Mike DiNovo-US PRESSWIRE
The Seattle Mariners still haven't received their final compensation for trading away Mike Carp. That will change by the end of the month.
Back on February 20th, the Seattle Mariners traded Mike Carp to the Boston Red Sox. At the time, the move was expected to help solidify Boston's first base situation with Mike Napoli's contribution potential unknown. From the Mariners side, Seattle had the choice of accepting a player to be named later or cash. According to Brian MacPherson of the Providence Journal, the Mariners will take the cash.
MacPherson says the deal is expected to be completed by the end of this month. Although at one point the Mariners had high hopes for Carp, the corner infielder/outfielder has struggled when given Major League at-bats. At 26 years old, this may be Carp's last chance to prove himself as a possible everyday player. He'll have to excel in the limited opportunities he's sure to get with the Red Sox.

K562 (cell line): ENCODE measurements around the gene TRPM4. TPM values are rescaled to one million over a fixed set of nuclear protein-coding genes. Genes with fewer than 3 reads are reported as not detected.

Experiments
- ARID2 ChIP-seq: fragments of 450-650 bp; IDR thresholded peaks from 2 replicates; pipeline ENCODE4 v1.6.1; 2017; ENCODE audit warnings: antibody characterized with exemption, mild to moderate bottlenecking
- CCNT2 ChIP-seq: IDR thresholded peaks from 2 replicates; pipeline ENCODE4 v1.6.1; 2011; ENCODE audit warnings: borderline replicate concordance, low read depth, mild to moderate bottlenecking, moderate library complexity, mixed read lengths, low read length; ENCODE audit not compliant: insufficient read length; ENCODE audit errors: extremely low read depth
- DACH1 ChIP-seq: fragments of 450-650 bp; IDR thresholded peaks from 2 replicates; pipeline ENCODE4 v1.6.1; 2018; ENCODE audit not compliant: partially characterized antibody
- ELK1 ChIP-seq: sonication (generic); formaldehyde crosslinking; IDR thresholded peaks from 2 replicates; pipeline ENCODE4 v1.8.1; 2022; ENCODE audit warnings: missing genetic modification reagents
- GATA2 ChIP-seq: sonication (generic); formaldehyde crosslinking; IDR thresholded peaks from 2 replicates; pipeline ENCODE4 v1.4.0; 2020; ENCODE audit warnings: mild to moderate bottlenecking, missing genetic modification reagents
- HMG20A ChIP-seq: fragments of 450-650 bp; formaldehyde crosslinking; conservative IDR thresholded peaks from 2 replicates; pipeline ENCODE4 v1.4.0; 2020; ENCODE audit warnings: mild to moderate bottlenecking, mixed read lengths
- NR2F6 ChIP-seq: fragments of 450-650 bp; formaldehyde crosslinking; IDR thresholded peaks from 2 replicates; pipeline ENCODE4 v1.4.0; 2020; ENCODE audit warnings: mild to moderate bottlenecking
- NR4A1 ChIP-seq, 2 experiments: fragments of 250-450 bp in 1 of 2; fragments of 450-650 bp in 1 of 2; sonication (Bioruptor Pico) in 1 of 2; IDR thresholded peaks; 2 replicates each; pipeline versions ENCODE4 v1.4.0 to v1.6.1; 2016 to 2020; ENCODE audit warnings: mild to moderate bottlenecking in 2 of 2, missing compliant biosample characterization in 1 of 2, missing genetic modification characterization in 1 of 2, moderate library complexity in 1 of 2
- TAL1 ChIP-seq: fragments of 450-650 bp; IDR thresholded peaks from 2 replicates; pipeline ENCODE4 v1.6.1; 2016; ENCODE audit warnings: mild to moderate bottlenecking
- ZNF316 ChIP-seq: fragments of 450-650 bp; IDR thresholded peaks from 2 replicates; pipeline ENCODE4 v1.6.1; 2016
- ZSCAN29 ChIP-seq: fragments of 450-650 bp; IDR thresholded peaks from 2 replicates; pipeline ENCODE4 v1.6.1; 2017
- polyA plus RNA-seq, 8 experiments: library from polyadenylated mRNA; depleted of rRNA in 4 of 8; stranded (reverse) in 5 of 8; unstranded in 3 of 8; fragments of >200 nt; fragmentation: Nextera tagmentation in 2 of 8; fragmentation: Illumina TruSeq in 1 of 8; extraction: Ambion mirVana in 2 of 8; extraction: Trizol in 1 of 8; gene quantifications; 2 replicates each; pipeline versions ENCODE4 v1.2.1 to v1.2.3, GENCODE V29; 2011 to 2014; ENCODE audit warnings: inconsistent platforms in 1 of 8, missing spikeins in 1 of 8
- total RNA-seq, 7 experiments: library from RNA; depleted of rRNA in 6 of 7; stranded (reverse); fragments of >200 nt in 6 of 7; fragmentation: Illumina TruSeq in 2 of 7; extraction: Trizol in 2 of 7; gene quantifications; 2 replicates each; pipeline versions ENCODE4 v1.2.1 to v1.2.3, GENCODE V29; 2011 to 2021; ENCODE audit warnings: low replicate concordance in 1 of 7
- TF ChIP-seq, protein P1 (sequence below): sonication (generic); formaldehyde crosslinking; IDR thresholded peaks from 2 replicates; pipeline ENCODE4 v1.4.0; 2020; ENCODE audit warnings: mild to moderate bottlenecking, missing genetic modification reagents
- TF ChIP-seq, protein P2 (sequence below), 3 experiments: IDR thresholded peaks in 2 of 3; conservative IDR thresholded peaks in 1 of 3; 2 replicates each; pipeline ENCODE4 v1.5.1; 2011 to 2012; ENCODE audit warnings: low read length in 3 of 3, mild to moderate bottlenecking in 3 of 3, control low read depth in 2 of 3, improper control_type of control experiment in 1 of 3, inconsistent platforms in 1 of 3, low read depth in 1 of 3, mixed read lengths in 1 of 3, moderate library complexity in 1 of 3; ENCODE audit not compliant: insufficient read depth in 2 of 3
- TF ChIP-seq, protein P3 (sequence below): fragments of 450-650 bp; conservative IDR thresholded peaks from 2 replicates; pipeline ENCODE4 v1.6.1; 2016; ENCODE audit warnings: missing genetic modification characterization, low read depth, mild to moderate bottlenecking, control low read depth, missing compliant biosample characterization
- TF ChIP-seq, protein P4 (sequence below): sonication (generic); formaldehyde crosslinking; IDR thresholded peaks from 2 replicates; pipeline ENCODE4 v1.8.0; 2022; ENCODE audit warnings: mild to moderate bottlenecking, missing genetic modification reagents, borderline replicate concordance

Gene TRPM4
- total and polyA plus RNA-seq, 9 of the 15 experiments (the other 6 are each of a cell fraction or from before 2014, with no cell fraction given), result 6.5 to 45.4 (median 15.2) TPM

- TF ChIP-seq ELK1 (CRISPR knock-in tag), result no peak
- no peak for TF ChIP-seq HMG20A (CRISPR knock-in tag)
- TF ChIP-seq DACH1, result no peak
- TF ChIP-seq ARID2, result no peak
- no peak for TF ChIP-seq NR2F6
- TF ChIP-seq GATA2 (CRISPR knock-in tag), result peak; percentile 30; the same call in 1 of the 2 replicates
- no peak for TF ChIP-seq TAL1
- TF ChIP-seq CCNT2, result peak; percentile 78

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In addition to the injury concerns surrounding Napoli, the Red Sox will start the season with Ryan Kalish on the 60-day DL. This could open up a spot on the 25-man roster for Carp to get some extended playing time. If he can willingly and successfully split time between first base and the outfield, Carp's chances of making it increase drastically. Considering the state of the Red Sox, this trade may have been the best possible scenario for Carp.
Carp has player in 173 career Major League games over four seasons, so it's safe to say we've got a decent sample size for his production. So far in his career, Capr has hit .255/.327/.413. He has some power potential, but Carp simply hasn't shown it consistently. His best power year came in 2011 when he hit 12 bombs and slugged .466. If the Red Sox can get similar production, they should be happy. But at this point, that's a big if.
The Mariners are happy to have at least received something back for Carp. He was designated for assignment which meant the Mariners had to trade or release him in a short time frame as it was clear Carp wouldn't accept the assignment. Had he been released, the Mariners would have come up empty on their former prospect. While Seattle had a pool of players to pick from for the PTBNL, they felt the cash was the best choice for them.